As shown in Figure 1, development of a bacterial biofilm comprises the following fundamental processes: (1) substratum preconditioning by adsorption of fluid-phase organic molecules; (2) bacterial cell deposition to the conditioned substratum (cell transport to the surface, cell adhesion to the substratum, cell desorption); (3) bacterial metabolism (cell substrate conversion; cell growth and replication; extracellular exopolymer production; cell starvation, death, lysis); (4) biofilm removal (cell and biofilm de

tachment, biofilm sloughing). Naturally, the relative influence of each process to the overall rate of accumulation is dependent upon the specific system, the prevailing environmental conditions, and biological changes throughout the lifetime of the biofilm.

Simple unstructured models of biofilm formation can be written. Biofilm formation is assumed to occur on surfaces exposed to a well-mixed bulk fluid phase, thus tacitly neglecting any concentration gradients in the bulk liquid. Any mass transfer limitations in the bulk liquid will only complicate the already difficult task of determining the kinetics of a heterogeneous reaction. Suspended biomass in the bulk liquid arises due to either cell growth and replication or to detachment of biofilm material. Planktonic cells leave the liquid phase by either the effluent liquid leaving the reactor volume or by cell deposition onto the reactor surfaces. A single, sterile growth-limiting substrate, S, enters the reaction volume, where it is consumed by either the suspended or biofilm-bound cells. Any reasonable measure of both biofilm and suspended cell concentrations is acceptable (cell number, biomass dry weight, biomass organic carbon). However, to complete material balances over the entire system, one most know the stoi-chiometric relationship between changes in the suspended and attached cell concentrations due to growth and the limiting substrate utilized.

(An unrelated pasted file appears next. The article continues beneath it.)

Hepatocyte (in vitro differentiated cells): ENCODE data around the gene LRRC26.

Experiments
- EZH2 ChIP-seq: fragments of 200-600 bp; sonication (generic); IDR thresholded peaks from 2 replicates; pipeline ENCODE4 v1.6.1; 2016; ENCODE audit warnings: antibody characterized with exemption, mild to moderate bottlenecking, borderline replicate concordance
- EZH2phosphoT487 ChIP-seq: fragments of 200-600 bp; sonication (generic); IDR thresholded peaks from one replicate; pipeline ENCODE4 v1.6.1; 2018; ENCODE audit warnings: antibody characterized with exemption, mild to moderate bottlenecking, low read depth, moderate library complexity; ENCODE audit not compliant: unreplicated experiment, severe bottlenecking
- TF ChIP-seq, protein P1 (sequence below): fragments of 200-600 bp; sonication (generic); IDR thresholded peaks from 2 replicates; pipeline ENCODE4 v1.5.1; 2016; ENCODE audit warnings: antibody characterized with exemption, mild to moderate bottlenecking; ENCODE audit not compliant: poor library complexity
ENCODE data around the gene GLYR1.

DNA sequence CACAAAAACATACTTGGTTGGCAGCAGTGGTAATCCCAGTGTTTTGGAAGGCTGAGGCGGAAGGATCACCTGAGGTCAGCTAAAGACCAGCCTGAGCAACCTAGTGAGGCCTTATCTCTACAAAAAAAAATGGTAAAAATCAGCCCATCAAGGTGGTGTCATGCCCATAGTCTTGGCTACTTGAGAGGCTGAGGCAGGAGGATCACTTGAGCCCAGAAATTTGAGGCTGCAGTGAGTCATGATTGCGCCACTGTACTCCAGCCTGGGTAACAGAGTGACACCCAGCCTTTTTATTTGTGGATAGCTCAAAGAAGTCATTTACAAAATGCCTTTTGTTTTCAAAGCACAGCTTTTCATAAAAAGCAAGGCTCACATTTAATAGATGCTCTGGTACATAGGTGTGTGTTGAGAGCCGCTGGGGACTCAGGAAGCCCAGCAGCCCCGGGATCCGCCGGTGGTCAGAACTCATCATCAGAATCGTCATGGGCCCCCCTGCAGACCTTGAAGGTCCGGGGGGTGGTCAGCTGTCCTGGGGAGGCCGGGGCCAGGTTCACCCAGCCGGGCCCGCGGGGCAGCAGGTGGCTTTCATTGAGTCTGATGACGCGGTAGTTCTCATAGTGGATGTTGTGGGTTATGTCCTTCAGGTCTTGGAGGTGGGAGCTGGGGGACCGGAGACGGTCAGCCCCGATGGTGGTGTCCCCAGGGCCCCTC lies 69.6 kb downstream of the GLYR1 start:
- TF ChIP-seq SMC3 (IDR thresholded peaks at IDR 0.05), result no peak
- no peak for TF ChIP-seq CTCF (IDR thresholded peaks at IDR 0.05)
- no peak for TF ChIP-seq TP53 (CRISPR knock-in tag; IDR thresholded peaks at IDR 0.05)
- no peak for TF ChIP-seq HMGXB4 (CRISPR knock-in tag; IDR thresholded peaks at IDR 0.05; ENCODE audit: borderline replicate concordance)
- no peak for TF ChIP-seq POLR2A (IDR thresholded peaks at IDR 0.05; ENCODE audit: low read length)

Based on these assumptions, material balances for both the suspended cell biomass and single growth-limiting substrate can be written as equations 10 and 11:

Suspended biomass balance: VdX/dt =

FX (Rg V)suspended + RdetA RdepA (10)

where X is the suspended cell biomass (ML-3); S is the limiting substrate concentration (ML-3); Vis the reaction volume (L3); (Rg)suspended is the rate of suspended cell growth (MbiomassL—3t—1); Rdet is the rate of biofilm detachment (MbiomassL—2t— 1); Rdep is the net rate of bacterial cell deposition at a substratum (MbiomassL —2t—1); (Rg)biofilm is the rate of biofilm cell growth (MbiomassL—2t— 1); Y is the yield coefficient (Mbiomass/Msubstrate); and A is the reaction area (L2). Rate expressions for the process rates (Rg, Rdet, Rdep) may depend directly on such changing parameters as biofilm amount, limiting substrate, and suspended biomass concentration.

Biofilm net accumulation can be described by equation

Biofilm net accumulation:

Because rate expressions for both planktonic and biofilm growth are nonlinear saturation kinetic functions of the instantaneous substrate concentration and first-order functions of Xand B, respectively, equations 10-12 are coupled, nonlinear ordinary differential equations that require either simultaneous numerical integration (for the transient situation) or simultaneous algebraic solution under steady-state conditions (i.e., dS/dt, dX/dt, and dB/dt = 0). Numerous biofilm accumulation studies have been carried out that can be mathematically described by this set of equations.

Should the reactor be operated at a hydraulic residence time shorter than the generation time of the cells, then one can assume the term (RgsV) is negligible; however, the corresponding term in equation 11, representing suspended cell substrate metabolism (RgsV/YX/S), cannot be disregarded unless in the specific system this term is determined to be small compared to the other terms, or substrate is not supplied.

In a simple bacterial adhesion study, experiments can be carried out without exogenous substrate, thus the Rg terms in equations 10-12 could be ignored. Thus, equation 12 becomes dBdt - Rdep - Rdet

and is valid provided the adherent bacterial replication is zero.

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